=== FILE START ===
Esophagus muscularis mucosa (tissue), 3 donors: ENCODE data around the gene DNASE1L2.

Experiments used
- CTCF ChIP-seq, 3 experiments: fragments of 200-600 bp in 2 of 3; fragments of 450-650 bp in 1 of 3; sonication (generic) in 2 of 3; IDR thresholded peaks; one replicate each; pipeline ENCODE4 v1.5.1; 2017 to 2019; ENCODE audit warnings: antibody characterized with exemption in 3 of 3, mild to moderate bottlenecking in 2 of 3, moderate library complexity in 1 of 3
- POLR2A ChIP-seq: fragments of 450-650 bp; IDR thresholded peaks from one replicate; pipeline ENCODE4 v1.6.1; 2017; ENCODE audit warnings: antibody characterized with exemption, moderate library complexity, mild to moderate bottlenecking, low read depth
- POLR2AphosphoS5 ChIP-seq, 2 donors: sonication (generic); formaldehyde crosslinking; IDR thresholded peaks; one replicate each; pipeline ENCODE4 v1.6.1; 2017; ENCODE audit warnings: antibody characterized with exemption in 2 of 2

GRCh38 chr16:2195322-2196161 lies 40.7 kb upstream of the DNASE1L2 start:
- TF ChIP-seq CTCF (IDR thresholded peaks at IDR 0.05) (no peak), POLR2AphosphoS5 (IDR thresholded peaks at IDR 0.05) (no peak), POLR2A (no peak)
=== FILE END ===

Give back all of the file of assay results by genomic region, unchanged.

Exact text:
Esophagus muscularis mucosa (tissue), 3 donors: ENCODE data around the gene DNASE1L2.

Experiments used
- CTCF ChIP-seq, 3 experiments: fragments of 200-600 bp in 2 of 3; fragments of 450-650 bp in 1 of 3; sonication (generic) in 2 of 3; IDR thresholded peaks; one replicate each; pipeline ENCODE4 v1.5.1; 2017 to 2019; ENCODE audit warnings: antibody characterized with exemption in 3 of 3, mild to moderate bottlenecking in 2 of 3, moderate library complexity in 1 of 3
- POLR2A ChIP-seq: fragments of 450-650 bp; IDR thresholded peaks from one replicate; pipeline ENCODE4 v1.6.1; 2017; ENCODE audit warnings: antibody characterized with exemption, moderate library complexity, mild to moderate bottlenecking, low read depth
- POLR2AphosphoS5 ChIP-seq, 2 donors: sonication (generic); formaldehyde crosslinking; IDR thresholded peaks; one replicate each; pipeline ENCODE4 v1.6.1; 2017; ENCODE audit warnings: antibody characterized with exemption in 2 of 2

GRCh38 chr16:2195322-2196161 lies 40.7 kb upstream of the DNASE1L2 start:
- TF ChIP-seq CTCF (IDR thresholded peaks at IDR 0.05) (no peak), POLR2AphosphoS5 (IDR thresholded peaks at IDR 0.05) (no peak), POLR2A (no peak)